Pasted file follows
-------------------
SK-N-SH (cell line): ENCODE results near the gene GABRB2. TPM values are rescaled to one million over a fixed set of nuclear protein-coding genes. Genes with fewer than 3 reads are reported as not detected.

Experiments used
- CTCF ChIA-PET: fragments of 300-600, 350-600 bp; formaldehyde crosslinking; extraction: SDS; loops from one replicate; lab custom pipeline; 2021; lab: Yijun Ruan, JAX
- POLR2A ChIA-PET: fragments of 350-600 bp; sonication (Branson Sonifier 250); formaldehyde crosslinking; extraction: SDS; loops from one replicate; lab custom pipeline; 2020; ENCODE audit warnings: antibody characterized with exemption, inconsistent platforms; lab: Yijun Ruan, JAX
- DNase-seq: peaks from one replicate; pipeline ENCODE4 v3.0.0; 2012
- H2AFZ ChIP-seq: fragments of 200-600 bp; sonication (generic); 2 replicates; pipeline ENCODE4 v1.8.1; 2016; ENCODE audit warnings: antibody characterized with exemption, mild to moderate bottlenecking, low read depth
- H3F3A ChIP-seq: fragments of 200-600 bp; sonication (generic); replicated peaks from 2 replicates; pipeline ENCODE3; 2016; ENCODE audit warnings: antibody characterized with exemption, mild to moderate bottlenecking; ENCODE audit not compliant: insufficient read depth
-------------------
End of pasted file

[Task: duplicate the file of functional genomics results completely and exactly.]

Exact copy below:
SK-N-SH (cell line): ENCODE results near the gene GABRB2. TPM values are rescaled to one million over a fixed set of nuclear protein-coding genes. Genes with fewer than 3 reads are reported as not detected.

Experiments used
- CTCF ChIA-PET: fragments of 300-600, 350-600 bp; formaldehyde crosslinking; extraction: SDS; loops from one replicate; lab custom pipeline; 2021; lab: Yijun Ruan, JAX
- POLR2A ChIA-PET: fragments of 350-600 bp; sonication (Branson Sonifier 250); formaldehyde crosslinking; extraction: SDS; loops from one replicate; lab custom pipeline; 2020; ENCODE audit warnings: antibody characterized with exemption, inconsistent platforms; lab: Yijun Ruan, JAX
- DNase-seq: peaks from one replicate; pipeline ENCODE4 v3.0.0; 2012
- H2AFZ ChIP-seq: fragments of 200-600 bp; sonication (generic); 2 replicates; pipeline ENCODE4 v1.8.1; 2016; ENCODE audit warnings: antibody characterized with exemption, mild to moderate bottlenecking, low read depth
- H3F3A ChIP-seq: fragments of 200-600 bp; sonication (generic); replicated peaks from 2 replicates; pipeline ENCODE3; 2016; ENCODE audit warnings: antibody characterized with exemption, mild to moderate bottlenecking; ENCODE audit not compliant: insufficient read depth